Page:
Asian stocks follow Wall St down as concerns about interest rate hikes grow

Asian equities have followed Wall Street lower as fears spread that US rate hikes to curb inflation could halt economic growth

BEIJING ̵[ads1]1; Asian equities followed Wall Street lower on Friday as fears spread that US interest rate hikes to fight inflation could stop economic growth.

Shanghai, Hong Kong, Seoul and Sydney went down. Tokyo rose higher as trade resumed after a holiday.

Wall Street’s benchmark index S&P 500 plunged 3.6% on Thursday for its biggest one-day loss in two years as the optimism that drove the day before the rally disappeared.

Investors worry about whether the Federal Reserve, which raised its key interest rate by half a percentage point on Wednesday, could cool inflation without tipping the declining US economy into recession. Traders were temporarily encouraged by Chairman Jerome Powell’s comment that the Fed did not consider even larger increases.

“It is clear that investors had different thoughts about the so-called ‘pigeon rise’ from the Fed,” Rob Carnell of ING said in a report.

The Shanghai Composite Index fell 1.6% to 3,019.11 and Hong Kong’s Hang Seng plunged 3.6% to 20,051.61. The Nikkei 225 in Tokyo increased 0.9% to 27,053.81.

Kospi in Seoul fell 1.3% to 2,642.26 and Sydney’s S & P-ASX 200 fell 2.3% to 7,197.40. New Zealand and Singapore also declined.

Russia’s war on Ukraine, high oil prices and global supply chain disruptions are increasing investor unrest.

Also on Thursday, the Bank of England raised its reference rate to its highest level in 13 years, the fourth increase since December to cool British inflation, which is at its 30-year high.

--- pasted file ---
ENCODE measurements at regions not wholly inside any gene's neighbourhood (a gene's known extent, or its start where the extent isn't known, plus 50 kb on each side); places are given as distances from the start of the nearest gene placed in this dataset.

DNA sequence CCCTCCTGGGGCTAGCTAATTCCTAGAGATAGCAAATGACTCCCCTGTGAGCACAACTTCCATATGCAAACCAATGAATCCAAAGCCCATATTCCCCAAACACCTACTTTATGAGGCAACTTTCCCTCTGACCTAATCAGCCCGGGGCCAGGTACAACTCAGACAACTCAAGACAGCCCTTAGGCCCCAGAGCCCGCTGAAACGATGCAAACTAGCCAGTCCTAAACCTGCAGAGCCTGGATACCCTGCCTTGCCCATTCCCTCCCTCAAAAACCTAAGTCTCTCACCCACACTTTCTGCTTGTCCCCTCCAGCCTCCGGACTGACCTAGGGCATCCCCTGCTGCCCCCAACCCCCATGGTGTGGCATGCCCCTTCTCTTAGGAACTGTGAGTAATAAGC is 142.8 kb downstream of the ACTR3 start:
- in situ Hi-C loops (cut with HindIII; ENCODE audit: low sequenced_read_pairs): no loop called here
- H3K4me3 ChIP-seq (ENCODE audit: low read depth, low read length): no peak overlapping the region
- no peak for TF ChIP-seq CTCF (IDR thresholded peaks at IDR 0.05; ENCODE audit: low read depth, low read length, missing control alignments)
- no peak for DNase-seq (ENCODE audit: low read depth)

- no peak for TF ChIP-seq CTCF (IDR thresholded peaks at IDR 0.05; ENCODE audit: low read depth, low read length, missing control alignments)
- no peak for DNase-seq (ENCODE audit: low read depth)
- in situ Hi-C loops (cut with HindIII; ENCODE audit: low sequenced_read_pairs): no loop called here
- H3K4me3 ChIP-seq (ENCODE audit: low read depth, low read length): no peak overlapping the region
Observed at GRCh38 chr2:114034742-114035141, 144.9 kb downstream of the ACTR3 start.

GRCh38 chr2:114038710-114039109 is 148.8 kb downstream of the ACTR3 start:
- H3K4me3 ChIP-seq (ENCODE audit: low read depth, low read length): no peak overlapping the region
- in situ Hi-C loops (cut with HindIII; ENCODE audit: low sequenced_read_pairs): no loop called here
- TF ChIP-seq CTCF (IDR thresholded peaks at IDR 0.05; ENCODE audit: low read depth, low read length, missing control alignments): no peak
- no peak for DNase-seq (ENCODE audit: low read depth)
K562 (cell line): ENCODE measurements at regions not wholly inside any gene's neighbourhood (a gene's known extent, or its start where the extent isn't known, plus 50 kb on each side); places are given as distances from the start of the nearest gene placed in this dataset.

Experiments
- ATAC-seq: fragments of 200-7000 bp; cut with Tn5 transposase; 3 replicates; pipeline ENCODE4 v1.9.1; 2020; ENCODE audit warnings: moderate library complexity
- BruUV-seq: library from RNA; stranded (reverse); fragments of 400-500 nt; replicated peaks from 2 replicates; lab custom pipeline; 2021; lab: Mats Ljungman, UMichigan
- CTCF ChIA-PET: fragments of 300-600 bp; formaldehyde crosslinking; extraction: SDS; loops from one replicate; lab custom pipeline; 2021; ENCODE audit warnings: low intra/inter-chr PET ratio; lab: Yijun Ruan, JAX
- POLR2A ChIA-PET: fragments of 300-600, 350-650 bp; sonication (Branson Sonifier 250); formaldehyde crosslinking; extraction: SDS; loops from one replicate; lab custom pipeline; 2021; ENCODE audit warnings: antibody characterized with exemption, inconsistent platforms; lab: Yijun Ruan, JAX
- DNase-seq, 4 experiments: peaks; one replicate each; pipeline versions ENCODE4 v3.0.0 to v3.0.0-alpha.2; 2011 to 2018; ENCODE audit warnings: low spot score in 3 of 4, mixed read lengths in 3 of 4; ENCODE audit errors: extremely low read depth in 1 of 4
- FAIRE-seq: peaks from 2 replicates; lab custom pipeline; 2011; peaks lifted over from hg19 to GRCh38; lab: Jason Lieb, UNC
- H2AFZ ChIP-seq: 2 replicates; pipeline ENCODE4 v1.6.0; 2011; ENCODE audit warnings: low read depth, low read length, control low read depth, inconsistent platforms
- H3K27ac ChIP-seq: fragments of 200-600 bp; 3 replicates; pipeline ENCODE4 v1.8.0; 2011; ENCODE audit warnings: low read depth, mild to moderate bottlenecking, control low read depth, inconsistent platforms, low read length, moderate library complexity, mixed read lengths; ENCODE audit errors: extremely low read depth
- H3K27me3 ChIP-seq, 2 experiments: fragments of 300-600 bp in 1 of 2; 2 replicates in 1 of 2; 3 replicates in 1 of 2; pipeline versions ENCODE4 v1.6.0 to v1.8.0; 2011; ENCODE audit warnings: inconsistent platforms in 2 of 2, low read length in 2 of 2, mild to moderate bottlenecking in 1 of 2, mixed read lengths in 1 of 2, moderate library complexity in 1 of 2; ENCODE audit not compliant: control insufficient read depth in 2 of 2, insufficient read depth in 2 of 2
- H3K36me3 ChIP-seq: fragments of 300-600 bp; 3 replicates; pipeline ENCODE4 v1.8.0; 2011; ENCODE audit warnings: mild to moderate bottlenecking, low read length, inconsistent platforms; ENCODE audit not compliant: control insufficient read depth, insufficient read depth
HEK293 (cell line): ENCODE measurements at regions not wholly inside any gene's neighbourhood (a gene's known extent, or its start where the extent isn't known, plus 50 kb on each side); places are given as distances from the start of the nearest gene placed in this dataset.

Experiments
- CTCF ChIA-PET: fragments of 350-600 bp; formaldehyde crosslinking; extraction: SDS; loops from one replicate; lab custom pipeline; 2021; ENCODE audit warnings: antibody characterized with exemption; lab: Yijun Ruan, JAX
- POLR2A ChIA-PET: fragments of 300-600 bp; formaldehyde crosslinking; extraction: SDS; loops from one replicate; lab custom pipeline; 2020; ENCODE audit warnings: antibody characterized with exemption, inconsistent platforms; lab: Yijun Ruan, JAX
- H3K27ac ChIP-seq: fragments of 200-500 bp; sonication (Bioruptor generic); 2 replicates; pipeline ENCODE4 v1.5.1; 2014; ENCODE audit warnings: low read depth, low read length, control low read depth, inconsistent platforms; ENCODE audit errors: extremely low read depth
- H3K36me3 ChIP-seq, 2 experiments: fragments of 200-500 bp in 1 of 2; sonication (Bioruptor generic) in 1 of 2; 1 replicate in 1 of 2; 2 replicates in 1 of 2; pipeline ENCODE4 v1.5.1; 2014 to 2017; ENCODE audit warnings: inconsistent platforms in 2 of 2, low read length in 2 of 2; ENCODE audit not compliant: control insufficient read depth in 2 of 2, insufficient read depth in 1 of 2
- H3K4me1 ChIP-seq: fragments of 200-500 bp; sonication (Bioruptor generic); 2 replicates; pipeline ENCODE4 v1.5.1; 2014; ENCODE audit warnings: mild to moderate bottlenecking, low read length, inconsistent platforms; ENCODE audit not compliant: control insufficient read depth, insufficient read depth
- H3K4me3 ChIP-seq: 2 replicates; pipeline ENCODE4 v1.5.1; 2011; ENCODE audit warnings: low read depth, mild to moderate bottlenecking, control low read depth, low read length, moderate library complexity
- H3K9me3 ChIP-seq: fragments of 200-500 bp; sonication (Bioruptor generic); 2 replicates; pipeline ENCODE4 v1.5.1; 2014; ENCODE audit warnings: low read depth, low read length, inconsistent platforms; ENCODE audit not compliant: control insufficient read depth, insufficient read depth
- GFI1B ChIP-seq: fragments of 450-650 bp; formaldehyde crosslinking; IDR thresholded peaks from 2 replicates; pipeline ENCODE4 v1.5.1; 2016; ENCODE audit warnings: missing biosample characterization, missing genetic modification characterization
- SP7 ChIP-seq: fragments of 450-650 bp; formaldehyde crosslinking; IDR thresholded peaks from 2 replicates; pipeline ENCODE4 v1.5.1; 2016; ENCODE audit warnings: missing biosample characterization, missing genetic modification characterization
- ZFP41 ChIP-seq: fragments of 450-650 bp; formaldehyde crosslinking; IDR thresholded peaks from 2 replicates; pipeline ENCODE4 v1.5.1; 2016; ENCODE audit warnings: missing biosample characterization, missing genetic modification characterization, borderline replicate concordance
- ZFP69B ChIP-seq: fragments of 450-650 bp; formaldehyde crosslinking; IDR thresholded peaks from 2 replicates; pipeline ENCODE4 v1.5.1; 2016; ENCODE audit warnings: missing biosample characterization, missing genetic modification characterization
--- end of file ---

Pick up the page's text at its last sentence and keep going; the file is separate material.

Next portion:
The S&P 500 fell 3.6% to 4,146.87, giving back Wednesday’s 3% increase.

The Dow Jones Industrial Average lost 3.1% to 32,997.97. Nasdaq, dominated by technology stocks, fell 5% to 12,317.69.

The US government was to report employment figures on Thursday, a closely monitored data point.

Economists at BNP Paribas still expect the Fed to continue raising federal fund interest rates until it reaches a range of 3% to 3.25%, up from zero to 0.25% earlier this year.

Energy markets remain volatile as the conflict in Ukraine continues, and demand remains high due to tight oil supplies. European governments are trying to replace energy supplies from Russia and are considering an embargo. OPEC and allied oil-producing countries decided on Thursday to gradually increase the flows of crude oil they send to the world.

Benchmark US crude rose 77 cents to $ 109.03 in online trading on the New York Mercantile Exchange. The contract rose 45 cents to $ 108.26 on Thursday. Brent oil, the price base for international oil trade, rose 75 cents to $ 111.65 a barrel in London.

The dollar rose to 130.47 yen from Thursday’s 130.40 yen. The euro rose to $ 1.0539 from $ 1.0519.

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